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Lighting a landscape photograph, pre-photoshop

The views expressed are those of the author and are not necessarily those of Scientific American.

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And now, a photograph I took at a local park:

Late afternoon at the Meadowbrook Park Prairie in Urbana, Illinois

Prairie is a visually subtle biome and, in my experience, one of the most difficult to photograph. It is at once both plain- a flat horizon with few salient landmarks- and hopelessly busy, packed with intricate textures. To craft a decent image, careful control over the lighting is essential.

When I started the session, I took a simple snapshot:

Exposing for the prairie leaves the sky blown out.

The sky is overexposed and mostly white, while the prairie is dark and slightly underexposed. This is a common issue with landscapes. One can expose for a bright sky, or a dark ground, but not both at the same time. Nowadays some photographers take several exposures and combine them digitally to form surreal High Dynamic Range images (examples), but I’m more old school. The sky and the ground can be brought into balance before the image even hits the computer by stacking filters on the lens.

gradient filter

A gradient filter is like sunglasses for part of the frame. With the clear part is lined up with the ground and the dark part with the sky, the same scene balances out:

With a gradient filter (4 stops) darkening the sky, the photograph balances out.

This exposure is better, but the crowded, overdetailed foreground is still not where I wanted it. So I selectively applied extra light.

By hand-holding a flash just above the camera’s line of vision, I illuminated the foreground flowers.

An overhead flash at low power accentuates the goldenrod at the front.

That’s even better.

For a final adjustment I decided I preferred a vertical orientation. To produce the image at the top of this post I rotated the camera and filters. As soon as the late afternoon sun emerged through the clouds I tripped the flash and the shutter together. The entire process, from setting up the tripod to planning the final exposure, took about 15 minutes.

Alex Wild About the Author: Alex Wild is Curator of Entomology at the University of Texas at Austin, where he studies the evolutionary history of ants. In 2003 he founded a photography business as an aesthetic complement to his scientific work, and his natural history photographs appear in numerous museums, books and media outlets. Follow on Twitter @myrmecos.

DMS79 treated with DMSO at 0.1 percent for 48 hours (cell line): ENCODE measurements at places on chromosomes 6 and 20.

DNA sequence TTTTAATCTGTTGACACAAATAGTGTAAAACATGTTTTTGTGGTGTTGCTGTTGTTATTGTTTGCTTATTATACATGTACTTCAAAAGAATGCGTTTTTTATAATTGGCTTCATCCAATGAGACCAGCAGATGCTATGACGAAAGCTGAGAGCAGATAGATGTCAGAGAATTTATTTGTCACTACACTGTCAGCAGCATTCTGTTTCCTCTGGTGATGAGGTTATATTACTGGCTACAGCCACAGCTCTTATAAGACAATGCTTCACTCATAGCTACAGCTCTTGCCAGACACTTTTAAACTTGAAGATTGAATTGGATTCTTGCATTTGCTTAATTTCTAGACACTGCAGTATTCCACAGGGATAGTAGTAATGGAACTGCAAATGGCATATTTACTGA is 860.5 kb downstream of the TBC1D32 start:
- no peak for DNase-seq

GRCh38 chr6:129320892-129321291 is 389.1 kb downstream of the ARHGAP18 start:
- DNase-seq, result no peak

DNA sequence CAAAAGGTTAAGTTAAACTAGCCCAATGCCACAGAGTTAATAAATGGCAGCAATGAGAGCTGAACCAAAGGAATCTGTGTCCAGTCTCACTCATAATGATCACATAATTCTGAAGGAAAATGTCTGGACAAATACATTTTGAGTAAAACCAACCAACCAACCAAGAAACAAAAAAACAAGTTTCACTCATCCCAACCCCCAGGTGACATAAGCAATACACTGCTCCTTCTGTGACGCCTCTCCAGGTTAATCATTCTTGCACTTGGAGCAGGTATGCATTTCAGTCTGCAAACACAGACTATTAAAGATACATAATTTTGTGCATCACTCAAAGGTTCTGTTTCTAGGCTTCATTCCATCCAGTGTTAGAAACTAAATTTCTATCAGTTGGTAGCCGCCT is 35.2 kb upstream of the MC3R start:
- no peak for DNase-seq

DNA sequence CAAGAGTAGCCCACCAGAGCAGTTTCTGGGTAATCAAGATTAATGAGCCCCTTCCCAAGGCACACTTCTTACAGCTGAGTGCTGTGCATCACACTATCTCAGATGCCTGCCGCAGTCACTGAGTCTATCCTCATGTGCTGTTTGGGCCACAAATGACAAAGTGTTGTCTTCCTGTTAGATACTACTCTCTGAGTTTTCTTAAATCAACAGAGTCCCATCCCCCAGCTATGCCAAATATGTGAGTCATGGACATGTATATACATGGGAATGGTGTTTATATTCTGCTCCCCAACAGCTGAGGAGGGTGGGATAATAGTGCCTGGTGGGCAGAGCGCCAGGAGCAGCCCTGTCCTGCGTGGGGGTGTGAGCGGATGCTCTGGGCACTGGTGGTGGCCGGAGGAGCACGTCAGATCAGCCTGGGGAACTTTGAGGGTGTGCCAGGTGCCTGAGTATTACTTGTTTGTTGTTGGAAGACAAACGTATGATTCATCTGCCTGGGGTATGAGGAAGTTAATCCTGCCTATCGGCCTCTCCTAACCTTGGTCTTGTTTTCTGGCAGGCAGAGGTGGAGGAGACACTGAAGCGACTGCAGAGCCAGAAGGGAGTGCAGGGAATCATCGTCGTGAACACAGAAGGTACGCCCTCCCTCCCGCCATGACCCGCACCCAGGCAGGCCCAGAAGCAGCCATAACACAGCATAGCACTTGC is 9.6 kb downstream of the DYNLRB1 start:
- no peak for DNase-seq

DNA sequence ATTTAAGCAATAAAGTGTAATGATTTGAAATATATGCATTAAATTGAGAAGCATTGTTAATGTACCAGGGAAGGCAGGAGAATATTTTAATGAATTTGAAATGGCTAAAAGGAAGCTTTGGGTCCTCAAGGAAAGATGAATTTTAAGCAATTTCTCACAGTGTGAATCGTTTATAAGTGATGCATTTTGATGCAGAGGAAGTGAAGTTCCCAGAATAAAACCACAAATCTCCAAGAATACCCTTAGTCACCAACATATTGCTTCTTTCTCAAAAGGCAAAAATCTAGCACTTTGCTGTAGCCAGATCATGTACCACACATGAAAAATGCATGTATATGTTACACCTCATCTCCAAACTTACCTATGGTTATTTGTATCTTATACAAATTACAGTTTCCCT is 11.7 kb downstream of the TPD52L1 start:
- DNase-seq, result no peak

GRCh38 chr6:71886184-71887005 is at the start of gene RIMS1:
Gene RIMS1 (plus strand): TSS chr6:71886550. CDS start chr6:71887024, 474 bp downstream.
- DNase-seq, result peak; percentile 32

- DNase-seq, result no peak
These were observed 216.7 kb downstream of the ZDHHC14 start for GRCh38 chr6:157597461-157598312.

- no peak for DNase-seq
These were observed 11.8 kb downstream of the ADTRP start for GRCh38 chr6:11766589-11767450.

The views expressed are those of the author and are not necessarily those of Scientific American.

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  1. 1. Lou Jost 12:40 pm 09/28/2011

    That is really beautiful. It shows the importance of your inner vision….this (and patience) is what makes a good artistic photographer.

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  2. 2. Alex Wild 12:54 pm 09/28/2011

    To put my 15 minutes for a decent photograph in context, it’s worth noting that Ansel Adams spent months- literally, months- scoping out locations and waiting for the right weather conditions to get the shots he wanted.

    Of course, if Ansel Adams were to post in today’s photography forums, he’d be pestered primarily about what brand film he was using as though that were the most important thing.

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  3. 3. Dean Kosage 7:12 pm 09/28/2011

    Hi Alex.. Your captures are great. I love the photos.
    I will be waiting for more of your photos!
    Keep rocking.. Dean

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  4. 4. Alex Wild 10:14 pm 09/28/2011

    Thanks, Dean- I appreciate the comment!

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